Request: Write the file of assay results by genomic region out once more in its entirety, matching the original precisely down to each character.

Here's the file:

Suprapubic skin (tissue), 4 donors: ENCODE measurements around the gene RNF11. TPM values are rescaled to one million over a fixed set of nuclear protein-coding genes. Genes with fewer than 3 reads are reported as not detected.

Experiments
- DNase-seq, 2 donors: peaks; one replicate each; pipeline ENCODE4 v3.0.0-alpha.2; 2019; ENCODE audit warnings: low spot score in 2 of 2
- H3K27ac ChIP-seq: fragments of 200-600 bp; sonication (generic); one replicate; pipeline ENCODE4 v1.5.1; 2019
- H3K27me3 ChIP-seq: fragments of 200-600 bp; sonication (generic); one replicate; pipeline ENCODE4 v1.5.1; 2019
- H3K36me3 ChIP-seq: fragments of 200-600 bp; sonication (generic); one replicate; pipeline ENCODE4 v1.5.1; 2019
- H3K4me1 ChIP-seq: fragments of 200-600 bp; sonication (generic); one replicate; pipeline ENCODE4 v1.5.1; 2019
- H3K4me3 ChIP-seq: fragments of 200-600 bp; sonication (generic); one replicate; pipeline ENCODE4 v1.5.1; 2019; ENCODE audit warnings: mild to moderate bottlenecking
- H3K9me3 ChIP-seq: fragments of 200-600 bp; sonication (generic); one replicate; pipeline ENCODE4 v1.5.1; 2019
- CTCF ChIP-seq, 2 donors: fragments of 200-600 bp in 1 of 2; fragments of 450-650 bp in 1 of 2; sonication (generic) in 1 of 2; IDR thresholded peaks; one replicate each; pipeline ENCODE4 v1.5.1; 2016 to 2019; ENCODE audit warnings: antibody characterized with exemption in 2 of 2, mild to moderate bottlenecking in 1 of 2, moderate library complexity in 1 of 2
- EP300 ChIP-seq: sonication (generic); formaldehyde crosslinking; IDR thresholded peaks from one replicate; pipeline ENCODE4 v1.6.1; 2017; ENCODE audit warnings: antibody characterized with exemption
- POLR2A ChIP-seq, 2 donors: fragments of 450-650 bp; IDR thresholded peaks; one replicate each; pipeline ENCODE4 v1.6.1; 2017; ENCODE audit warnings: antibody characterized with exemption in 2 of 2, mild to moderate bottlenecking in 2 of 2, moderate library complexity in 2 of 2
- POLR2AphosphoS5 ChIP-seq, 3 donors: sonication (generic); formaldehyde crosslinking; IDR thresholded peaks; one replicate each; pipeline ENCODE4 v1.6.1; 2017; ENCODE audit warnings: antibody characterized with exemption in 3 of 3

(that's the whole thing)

Suprapubic skin (tissue), 4 donors: ENCODE measurements around the gene RNF11. TPM values are rescaled to one million over a fixed set of nuclear protein-coding genes. Genes with fewer than 3 reads are reported as not detected.

Experiments
- DNase-seq, 2 donors: peaks; one replicate each; pipeline ENCODE4 v3.0.0-alpha.2; 2019; ENCODE audit warnings: low spot score in 2 of 2
- H3K27ac ChIP-seq: fragments of 200-600 bp; sonication (generic); one replicate; pipeline ENCODE4 v1.5.1; 2019
- H3K27me3 ChIP-seq: fragments of 200-600 bp; sonication (generic); one replicate; pipeline ENCODE4 v1.5.1; 2019
- H3K36me3 ChIP-seq: fragments of 200-600 bp; sonication (generic); one replicate; pipeline ENCODE4 v1.5.1; 2019
- H3K4me1 ChIP-seq: fragments of 200-600 bp; sonication (generic); one replicate; pipeline ENCODE4 v1.5.1; 2019
- H3K4me3 ChIP-seq: fragments of 200-600 bp; sonication (generic); one replicate; pipeline ENCODE4 v1.5.1; 2019; ENCODE audit warnings: mild to moderate bottlenecking
- H3K9me3 ChIP-seq: fragments of 200-600 bp; sonication (generic); one replicate; pipeline ENCODE4 v1.5.1; 2019
- CTCF ChIP-seq, 2 donors: fragments of 200-600 bp in 1 of 2; fragments of 450-650 bp in 1 of 2; sonication (generic) in 1 of 2; IDR thresholded peaks; one replicate each; pipeline ENCODE4 v1.5.1; 2016 to 2019; ENCODE audit warnings: antibody characterized with exemption in 2 of 2, mild to moderate bottlenecking in 1 of 2, moderate library complexity in 1 of 2
- EP300 ChIP-seq: sonication (generic); formaldehyde crosslinking; IDR thresholded peaks from one replicate; pipeline ENCODE4 v1.6.1; 2017; ENCODE audit warnings: antibody characterized with exemption
- POLR2A ChIP-seq, 2 donors: fragments of 450-650 bp; IDR thresholded peaks; one replicate each; pipeline ENCODE4 v1.6.1; 2017; ENCODE audit warnings: antibody characterized with exemption in 2 of 2, mild to moderate bottlenecking in 2 of 2, moderate library complexity in 2 of 2
- POLR2AphosphoS5 ChIP-seq, 3 donors: sonication (generic); formaldehyde crosslinking; IDR thresholded peaks; one replicate each; pipeline ENCODE4 v1.6.1; 2017; ENCODE audit warnings: antibody characterized with exemption in 3 of 3